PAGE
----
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Research and IPM

Analysis of UC IPM Research Results: 1989-1999, Tables

"Products of UC IPM Research—A Survey of Funded Projects (1989-1999)" examines the 194 research grants funded by the UC Statewide IPM Project during that period. The paper is authored by Karen Klonsky, Ben Shouse, and Frank Zalom. Below are tables from that report:

TABLE 1. Distribution of IPM projects according to commodity or site.
Commodity or site Distribution among
all funded projects (n=194)
Distribution among projects
in survey response (n=153)
  Number Percent Number Percent
Field crops 44 23 37 24
Fruit and nut crops 66 34 46 30
Livestock 6 3 6 4
Nursery and flower crops 12 6 11 7
Vegetable crops 26 13 21 14
Landscape and structures 11 6 9 6
Unspecified 29 15 23 15
TABLE 2. Distribution of IPM projects according to the principal investigators' academic specialization.
Academic specialization Distribution among all funded projects (n=194) Distribution among projects in survey response (n=153)
  Number Percent Number Percent
Entomology 88 45 65 42
Nematology 15 8 13 8
Plant pathology 41 21 34 22
Plant sciences 7 4 6 4
Weed science 18 9 14 9
Interdisciplinary 17 9 14 9
Other 8 4 7 5
TABLE 3. Distribution of IPM projects by principal investigators' institutional affiliation.
Institution
Distribution among all funded projects (n=194) Distribution among projects in survey response (n=153)
  Number Percent Number Percent
Cross-institution * 49 25 40 26
UC Berkeley 32 17 20 13
UC Davis 60 31 48 31
UC Rive rside 41 21 36 24
Cooper ative Extension 11 6 8 5
USDA 1 1 1 1
*Defined as more than one UC campus or Cooperative Extension office or more than one academic department on the same campus.
TABLE 4. Assistance provided by individuals and institutions at various stages of the research process in terms of number of projects and percent of all projects (in parentheses) (n=153).
Person(s) assisting Develop proposal Provide field trial space Manage field trial Collect data Interpret results
Grower 20 (10) 106 (55) 51 (26) 13 (7) 10 (5)
Commodity group representative 41 (21) 7 (4) 9 (5) 3 (2) 5 (3)
Public agency representative 16 (8) 8 (4) 8 (4) 7 (4) 7 (4)
Pest control advisor (PCA) 23 (12) 15 (8) 17 (9) 9 (5) 5 (3)
UCCE Farm Advisor 75 (39) 37 (19) 56 (29) 50 (26) 43 (22)
UCCE IPM Advisor or UC IPM staff 25 (13) 7 (4) 13 (7) 15 (8) 19 (10)
UC Senate faculty 54 (28) 10 (5) 12 (6) 20 (10) 42 (22)
UCCE Specialist 42 (22) 4 (2) 12 (6) 21 (11) 30 (15)
TABLE 5. Products of UC IPM research projects.
Products Projects
  Number Percent
Published papers 97 63
Refereed journal papers 57 37
Databases 11 7
Other Web-based publications 15 10
Decision-making procedures 41 27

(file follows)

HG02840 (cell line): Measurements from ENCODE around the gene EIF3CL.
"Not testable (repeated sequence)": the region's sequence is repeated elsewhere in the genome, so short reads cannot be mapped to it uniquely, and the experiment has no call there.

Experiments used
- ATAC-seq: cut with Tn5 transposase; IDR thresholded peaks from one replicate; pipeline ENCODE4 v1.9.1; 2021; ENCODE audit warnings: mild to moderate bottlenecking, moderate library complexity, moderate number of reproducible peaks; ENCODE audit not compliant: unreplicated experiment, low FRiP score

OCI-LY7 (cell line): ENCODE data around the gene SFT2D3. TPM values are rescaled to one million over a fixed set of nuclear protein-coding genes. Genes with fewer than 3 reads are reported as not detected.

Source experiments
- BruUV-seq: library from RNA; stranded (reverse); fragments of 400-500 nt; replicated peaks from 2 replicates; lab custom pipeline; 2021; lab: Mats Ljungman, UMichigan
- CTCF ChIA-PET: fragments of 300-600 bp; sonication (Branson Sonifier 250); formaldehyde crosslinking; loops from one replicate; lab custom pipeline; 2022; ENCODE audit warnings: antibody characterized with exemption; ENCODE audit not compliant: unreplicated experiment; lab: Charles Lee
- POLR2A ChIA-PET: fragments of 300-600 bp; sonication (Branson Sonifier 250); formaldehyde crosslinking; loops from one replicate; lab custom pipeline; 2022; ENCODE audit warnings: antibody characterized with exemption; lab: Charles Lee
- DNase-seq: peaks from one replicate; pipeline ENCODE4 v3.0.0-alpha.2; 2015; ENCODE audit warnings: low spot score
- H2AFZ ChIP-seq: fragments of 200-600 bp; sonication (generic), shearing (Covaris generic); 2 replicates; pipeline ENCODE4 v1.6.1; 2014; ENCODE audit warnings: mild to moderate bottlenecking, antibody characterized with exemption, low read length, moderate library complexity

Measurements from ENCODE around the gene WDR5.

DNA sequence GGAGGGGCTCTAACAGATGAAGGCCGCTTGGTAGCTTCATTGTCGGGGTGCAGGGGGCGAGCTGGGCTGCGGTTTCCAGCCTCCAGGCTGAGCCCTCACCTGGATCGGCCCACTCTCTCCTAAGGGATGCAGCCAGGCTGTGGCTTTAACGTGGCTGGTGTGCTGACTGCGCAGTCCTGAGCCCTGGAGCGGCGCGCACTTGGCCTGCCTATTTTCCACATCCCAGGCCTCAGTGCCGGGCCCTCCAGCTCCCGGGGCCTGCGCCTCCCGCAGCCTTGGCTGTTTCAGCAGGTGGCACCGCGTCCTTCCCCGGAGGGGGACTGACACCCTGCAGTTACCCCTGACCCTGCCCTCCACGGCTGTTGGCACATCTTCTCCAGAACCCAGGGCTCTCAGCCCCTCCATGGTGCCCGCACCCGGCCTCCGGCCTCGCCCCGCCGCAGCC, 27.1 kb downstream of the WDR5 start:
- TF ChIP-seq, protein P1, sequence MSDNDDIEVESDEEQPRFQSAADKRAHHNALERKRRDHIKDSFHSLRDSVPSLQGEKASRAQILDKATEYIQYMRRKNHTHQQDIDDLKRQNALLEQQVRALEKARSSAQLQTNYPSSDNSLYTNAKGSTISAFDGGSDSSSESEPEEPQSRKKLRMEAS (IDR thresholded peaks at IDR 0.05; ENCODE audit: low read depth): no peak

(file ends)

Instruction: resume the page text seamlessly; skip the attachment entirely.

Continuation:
Nonchemical pest control procedures 46 30
Sampling procedures 30 19
Computer programs 4 3
Chemical pest-control procedures 12 8
Equipment 6 4
TABLE 6. Utilization of the UC IPM research results.
Use of Project Results Projects
  Number Percent
In-field use by growers 77 50
In-field use by PCAs 67 44
Support in obtaining subsequent funding 74 48
Support in conducting subsequent research 91 59
TABLE 7. Pest management approaches addressed by IPM research projects.
Pest management approach Projects
  Number Percent
Prevention 30 19
Avoidance 31 20
Monitoring 52 34
Suppression 119 77
Natural enemies/biocontrol 59 38
Chemical pesticide 22 14
Microbial or botanical pesticides 20 13
Physical controls (e.g,. barriers, flooding, burning) 16 10
Physical controls (e.g,. barriers, flooding, burning) 16 10
Spot/precision application 16 10
Reduced-risk pesticide 13 8
Cultivation and related techniques 11 7
Planting density/interplanting 4 3
Pheromone mating disruption 3 2
Antibiotics 1 1
Genetic engineering 1 1
Other 8 5
TABLE 8. Anticipated impacts of UC IPM research projects as identified by principal investigators.
Impact Number Percent
Reduced pesticide use 112 73
Improved pest control 103 67
Lower cost of pest control 71 46
Increased social acceptability of pest control systems 70 46
Increased use of natural pest control 59 39
Pest management methods for organic production 59 39
Improved pest outbreak prediction 42 27
Addresses Food Quality and Protection Act (FQPA) concerns 40 26
Improved pesticide resistance management 29 19
Alternative to methyl bromide 25 16
Addresses water quality concerns 25 16
Reduced pesticide drift 22 14
Management of recently introduced pest 21 14
Reduced risk to farmworkers 10 7

Statewide IPM Program, Agriculture and Natural Resources, University of California
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Agriculture and Natural Resources, University of California

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